Maybe it had already been a little close to a month since she'd gotten here, just about another week or so-- a few days, a handful of something that she was holding onto for hope. You didn't fall into an entirely new reality for a few weeks time and have nothing to show for it-- love it or hate it, you'd have to pick yourself up by the bootstraps and move on. But, even moving on, it didn't seem like enough to pretend like it all didn't happen. It felt wrong to call it all just a bad dream, from the storms and tornadoes to the losses and now the grave marker of an old life somewhere in the middle of River Town in the form of broken trash cans and dumped-down puddles that the pantheon deemed fit enough to place her.
She didn't want to forget-- she didn't want to move on, but she knew herself too well to know that Max Caulfield was too resourceful for her own good. With a job at the paper slinging stories and polaroids like nobody's business, a home and a life would soon follow. Maybe even friends when she'd actually started to get to know people. ...Maybe.
The job came first, however. One step at a time, after all, like her father would have always told her. According to the editor, it was a story that needed an interview with a few residents-- the Exalt if possible, but nothing had been popping up her way. It was almost as if she'd approached, they would immediately scurry. The moment the words 'newspaper' and 'questions' left her mouth, the ones that left theirs always said they didn't have time. No amount of persuasion, camera waving, or promises that the interviewee would turn out famous like 'Toby D' seemed to hack it.
Already two weeks in, and she'd wind up fired if she came back to the office without anything to show for it-- empty-handed and empty-lensed.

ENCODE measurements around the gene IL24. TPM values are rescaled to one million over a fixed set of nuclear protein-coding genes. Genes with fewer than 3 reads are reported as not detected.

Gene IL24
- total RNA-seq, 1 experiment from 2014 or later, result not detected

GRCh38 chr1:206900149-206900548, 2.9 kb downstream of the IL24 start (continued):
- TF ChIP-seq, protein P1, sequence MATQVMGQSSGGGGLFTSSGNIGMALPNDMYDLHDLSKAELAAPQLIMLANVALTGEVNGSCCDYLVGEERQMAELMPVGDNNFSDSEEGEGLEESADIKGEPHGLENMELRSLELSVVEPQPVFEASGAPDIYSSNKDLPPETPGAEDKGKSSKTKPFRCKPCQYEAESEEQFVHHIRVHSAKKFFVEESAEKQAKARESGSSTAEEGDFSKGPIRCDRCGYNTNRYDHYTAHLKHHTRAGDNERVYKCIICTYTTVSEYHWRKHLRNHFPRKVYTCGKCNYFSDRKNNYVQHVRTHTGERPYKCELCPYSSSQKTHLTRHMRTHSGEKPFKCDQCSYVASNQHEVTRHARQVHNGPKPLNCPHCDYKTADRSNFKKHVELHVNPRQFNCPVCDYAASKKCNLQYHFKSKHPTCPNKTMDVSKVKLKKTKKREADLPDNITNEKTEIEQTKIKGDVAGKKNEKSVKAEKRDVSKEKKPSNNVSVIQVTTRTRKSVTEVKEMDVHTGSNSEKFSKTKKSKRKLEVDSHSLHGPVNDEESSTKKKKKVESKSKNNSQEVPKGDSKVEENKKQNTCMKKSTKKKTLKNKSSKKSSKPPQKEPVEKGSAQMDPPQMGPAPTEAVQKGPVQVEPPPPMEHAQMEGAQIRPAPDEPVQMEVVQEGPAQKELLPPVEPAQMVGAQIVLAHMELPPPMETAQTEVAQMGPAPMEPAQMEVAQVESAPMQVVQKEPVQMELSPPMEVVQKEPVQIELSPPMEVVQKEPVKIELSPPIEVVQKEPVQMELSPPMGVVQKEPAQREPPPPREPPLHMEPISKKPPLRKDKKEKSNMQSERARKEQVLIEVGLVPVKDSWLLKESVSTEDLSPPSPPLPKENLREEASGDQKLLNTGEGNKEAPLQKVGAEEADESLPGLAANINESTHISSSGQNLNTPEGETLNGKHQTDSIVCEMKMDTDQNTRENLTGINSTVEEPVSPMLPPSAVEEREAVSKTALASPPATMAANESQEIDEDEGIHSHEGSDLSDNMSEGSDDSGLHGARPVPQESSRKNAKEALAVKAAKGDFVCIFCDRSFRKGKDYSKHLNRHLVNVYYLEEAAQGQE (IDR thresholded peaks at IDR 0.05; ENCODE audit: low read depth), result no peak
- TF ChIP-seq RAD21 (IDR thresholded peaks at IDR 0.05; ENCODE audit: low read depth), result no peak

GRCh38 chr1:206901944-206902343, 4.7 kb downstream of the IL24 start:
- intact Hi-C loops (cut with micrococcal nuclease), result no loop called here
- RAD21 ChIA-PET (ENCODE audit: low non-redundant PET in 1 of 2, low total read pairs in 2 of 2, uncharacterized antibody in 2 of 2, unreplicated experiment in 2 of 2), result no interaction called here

It was tiring. She was already tired. In the middle of town, with nothing going right, crouched underneath the canopy of an anchored, massive sprout of a tree. Her back rested against it, the hood of her jacket almost functioning like a pillow as she framed her neck against the bark-- the feeling of the air around it surged in... something. A kind of energy, calming to the touch and flowing through her lungs with every breath. Where stress had come, it was gone as her legs stretched out and eyes grew heavy-- leaving the cloudy day darker than she'd left it.
Castles and canopies were left behind, overtaken by a familiar sight of rooftops and raindrops. ...Different, but visibly similar. Glass windows and concrete as wide as the eye could see from where she stood at its height, the ocean far off to the distance and dormitories close to the center. It had been the source of memories, joyous and painful, time and time again. Stained in realism, but the horizon blank white like an empty canvas and everything faded like an old painting. Certain that it was, Pandora itself innocent in the trickery this time, the culprit being the girl's own poor mind.
Where anything could happen, and nothing caused consequence.
Rain poured over the sky, bleeding in like watercolour and dripping blue to fill in blanks wherever it fell. Yet-- it avoided her. Like a halo of untouchable status, the rain cascaded in a dome around her that left her dry wherever she moved, wherever she went-- no matter how fast or slow, tall or small she'd go. Even though it moved, it all even just seemed to hold still.
A soporific sigh left her lungs, tiredly staring off into the half-finished replica of her mind's home-- unenthusiastic about it already, hardly waiting for it to be complete. "This is bullshit," her arms crossed as she gazed across the painted horizon. "The diner's not even open."